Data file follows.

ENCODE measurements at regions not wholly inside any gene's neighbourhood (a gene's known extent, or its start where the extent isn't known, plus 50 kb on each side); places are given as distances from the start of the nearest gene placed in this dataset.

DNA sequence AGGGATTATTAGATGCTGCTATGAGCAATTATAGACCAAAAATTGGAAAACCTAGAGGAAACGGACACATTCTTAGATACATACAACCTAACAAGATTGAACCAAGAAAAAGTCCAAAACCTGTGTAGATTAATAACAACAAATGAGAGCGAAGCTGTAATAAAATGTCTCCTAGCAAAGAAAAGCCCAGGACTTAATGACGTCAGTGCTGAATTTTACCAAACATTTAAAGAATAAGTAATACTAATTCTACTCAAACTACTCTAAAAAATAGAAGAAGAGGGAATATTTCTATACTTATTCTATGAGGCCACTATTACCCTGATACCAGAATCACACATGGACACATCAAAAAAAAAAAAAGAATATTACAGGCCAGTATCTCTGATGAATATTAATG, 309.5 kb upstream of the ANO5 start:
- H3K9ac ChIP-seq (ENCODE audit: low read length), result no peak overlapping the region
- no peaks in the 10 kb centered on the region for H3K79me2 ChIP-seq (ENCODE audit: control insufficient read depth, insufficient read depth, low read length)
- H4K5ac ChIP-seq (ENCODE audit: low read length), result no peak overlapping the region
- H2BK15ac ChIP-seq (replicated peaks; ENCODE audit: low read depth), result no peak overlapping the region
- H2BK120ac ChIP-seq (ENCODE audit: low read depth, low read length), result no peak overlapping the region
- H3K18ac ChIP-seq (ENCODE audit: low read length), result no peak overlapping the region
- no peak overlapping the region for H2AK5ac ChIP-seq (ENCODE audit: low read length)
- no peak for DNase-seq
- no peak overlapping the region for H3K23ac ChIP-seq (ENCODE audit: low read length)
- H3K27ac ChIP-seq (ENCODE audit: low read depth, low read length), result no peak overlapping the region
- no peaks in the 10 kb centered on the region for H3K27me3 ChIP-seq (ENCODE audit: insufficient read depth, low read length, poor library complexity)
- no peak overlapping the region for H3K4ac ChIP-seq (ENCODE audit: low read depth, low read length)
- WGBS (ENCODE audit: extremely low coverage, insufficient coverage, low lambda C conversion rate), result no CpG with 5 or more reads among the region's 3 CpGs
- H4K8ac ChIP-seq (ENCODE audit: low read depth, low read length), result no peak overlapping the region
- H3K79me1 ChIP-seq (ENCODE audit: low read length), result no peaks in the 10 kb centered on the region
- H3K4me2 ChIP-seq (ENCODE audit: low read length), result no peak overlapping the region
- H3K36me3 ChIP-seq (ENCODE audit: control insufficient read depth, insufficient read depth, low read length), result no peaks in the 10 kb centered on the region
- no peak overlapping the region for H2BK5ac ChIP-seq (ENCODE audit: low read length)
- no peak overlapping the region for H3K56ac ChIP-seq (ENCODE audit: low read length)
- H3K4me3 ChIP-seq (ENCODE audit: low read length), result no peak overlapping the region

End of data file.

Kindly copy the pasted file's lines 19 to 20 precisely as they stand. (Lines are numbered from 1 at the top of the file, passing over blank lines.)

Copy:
- H3K36me3 ChIP-seq (ENCODE audit: control insufficient read depth, insufficient read depth, low read length), result no peaks in the 10 kb centered on the region
- no peak overlapping the region for H2BK5ac ChIP-seq (ENCODE audit: low read length)